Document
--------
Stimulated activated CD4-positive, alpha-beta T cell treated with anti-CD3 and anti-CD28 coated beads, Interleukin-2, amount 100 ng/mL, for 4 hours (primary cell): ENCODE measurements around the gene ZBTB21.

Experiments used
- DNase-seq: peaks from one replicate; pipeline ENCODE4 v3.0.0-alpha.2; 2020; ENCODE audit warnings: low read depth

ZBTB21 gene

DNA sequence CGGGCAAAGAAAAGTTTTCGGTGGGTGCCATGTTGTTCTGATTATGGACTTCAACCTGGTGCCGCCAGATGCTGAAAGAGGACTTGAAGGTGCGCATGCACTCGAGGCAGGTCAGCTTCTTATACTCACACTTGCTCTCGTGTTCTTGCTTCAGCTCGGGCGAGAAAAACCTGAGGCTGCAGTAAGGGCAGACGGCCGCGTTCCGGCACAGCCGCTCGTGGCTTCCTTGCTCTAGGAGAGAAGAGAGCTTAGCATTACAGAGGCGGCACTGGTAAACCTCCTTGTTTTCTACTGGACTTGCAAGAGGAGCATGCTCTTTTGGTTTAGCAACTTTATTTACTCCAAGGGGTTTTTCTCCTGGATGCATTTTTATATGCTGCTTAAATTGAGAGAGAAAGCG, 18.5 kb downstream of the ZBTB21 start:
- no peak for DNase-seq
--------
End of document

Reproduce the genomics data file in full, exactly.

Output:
Stimulated activated CD4-positive, alpha-beta T cell treated with anti-CD3 and anti-CD28 coated beads, Interleukin-2, amount 100 ng/mL, for 4 hours (primary cell): ENCODE measurements around the gene ZBTB21.

Experiments used
- DNase-seq: peaks from one replicate; pipeline ENCODE4 v3.0.0-alpha.2; 2020; ENCODE audit warnings: low read depth

ZBTB21 gene

DNA sequence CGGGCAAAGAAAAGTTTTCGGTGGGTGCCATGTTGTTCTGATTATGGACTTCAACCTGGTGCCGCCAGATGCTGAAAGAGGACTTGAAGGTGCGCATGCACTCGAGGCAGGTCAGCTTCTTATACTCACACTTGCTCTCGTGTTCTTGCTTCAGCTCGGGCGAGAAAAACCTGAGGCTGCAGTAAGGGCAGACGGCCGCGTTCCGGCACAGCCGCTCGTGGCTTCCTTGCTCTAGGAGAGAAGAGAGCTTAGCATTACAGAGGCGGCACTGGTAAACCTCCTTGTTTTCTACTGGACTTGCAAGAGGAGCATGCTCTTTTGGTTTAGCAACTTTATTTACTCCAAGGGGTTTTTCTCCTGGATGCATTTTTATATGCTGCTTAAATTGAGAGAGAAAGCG, 18.5 kb downstream of the ZBTB21 start:
- no peak for DNase-seq